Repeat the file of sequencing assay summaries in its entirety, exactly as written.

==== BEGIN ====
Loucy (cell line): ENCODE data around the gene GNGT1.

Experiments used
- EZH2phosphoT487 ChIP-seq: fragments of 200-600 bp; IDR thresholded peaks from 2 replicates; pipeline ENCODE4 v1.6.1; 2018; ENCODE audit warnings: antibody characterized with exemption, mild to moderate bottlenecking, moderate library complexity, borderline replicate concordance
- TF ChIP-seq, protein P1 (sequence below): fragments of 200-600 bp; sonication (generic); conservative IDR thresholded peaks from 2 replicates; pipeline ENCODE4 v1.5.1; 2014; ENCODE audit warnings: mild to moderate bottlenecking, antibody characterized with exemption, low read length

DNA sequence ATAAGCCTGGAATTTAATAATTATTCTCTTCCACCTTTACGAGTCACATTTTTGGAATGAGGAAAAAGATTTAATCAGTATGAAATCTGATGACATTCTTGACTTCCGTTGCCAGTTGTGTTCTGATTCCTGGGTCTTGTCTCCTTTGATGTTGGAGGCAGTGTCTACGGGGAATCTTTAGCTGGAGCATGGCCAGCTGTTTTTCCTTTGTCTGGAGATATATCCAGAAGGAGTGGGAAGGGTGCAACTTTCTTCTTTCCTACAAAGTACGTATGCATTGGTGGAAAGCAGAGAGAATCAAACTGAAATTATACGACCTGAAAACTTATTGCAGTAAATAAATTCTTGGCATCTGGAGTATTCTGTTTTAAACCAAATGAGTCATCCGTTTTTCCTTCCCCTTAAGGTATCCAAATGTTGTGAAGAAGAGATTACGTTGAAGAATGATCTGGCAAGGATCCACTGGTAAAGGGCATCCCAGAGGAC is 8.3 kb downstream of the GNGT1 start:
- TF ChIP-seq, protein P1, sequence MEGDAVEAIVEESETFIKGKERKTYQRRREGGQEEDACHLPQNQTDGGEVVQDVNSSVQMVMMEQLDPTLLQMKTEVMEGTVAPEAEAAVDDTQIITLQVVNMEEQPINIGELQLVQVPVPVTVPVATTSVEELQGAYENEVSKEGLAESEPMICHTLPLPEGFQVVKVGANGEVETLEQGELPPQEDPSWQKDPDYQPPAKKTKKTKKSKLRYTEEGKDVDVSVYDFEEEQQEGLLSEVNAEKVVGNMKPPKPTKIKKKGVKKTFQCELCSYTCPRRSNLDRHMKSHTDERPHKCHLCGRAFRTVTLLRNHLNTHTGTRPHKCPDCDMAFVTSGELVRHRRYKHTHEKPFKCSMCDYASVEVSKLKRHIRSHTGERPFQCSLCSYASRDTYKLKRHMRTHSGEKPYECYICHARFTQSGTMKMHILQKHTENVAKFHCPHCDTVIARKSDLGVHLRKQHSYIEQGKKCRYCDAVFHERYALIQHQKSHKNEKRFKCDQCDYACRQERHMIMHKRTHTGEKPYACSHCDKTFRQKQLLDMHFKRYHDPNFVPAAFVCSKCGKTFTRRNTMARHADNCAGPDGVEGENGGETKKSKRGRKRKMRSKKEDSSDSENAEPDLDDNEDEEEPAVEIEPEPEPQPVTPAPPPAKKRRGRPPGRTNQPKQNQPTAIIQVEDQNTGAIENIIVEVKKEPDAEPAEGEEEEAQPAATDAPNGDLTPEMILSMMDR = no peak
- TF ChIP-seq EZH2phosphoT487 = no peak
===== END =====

Loucy (cell line): ENCODE data around the gene GNGT1.

Experiments used
- EZH2phosphoT487 ChIP-seq: fragments of 200-600 bp; IDR thresholded peaks from 2 replicates; pipeline ENCODE4 v1.6.1; 2018; ENCODE audit warnings: antibody characterized with exemption, mild to moderate bottlenecking, moderate library complexity, borderline replicate concordance
- TF ChIP-seq, protein P1 (sequence below): fragments of 200-600 bp; sonication (generic); conservative IDR thresholded peaks from 2 replicates; pipeline ENCODE4 v1.5.1; 2014; ENCODE audit warnings: mild to moderate bottlenecking, antibody characterized with exemption, low read length

DNA sequence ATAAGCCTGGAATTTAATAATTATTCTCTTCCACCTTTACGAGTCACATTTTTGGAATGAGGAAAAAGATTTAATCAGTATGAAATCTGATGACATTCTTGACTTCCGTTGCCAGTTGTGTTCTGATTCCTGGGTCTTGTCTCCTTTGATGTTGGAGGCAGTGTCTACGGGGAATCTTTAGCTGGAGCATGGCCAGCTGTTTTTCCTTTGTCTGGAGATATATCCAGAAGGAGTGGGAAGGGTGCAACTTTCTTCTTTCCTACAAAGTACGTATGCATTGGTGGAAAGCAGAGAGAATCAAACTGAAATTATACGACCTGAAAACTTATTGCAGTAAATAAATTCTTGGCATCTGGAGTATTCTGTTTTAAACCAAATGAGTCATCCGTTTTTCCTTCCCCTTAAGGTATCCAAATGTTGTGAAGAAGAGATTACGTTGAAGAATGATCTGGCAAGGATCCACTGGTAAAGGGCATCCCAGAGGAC is 8.3 kb downstream of the GNGT1 start:
- TF ChIP-seq, protein P1, sequence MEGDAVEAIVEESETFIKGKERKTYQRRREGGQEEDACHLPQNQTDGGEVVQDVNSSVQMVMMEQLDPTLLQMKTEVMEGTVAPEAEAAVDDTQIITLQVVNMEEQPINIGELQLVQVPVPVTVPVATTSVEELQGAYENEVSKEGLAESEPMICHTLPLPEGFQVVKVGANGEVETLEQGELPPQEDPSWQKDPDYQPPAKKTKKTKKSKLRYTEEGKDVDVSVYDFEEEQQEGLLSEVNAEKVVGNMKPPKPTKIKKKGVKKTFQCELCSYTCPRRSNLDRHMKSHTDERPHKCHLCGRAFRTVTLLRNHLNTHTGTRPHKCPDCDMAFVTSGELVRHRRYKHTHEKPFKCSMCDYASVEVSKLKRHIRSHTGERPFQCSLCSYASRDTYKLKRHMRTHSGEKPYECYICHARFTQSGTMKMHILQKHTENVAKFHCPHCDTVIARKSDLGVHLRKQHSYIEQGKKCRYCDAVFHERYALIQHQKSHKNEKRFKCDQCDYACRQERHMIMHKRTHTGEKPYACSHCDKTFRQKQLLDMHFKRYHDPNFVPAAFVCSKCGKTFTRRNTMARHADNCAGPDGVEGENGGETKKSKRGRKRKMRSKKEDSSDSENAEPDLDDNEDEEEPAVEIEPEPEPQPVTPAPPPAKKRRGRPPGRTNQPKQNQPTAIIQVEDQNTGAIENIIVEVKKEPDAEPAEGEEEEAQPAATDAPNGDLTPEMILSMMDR = no peak
- TF ChIP-seq EZH2phosphoT487 = no peak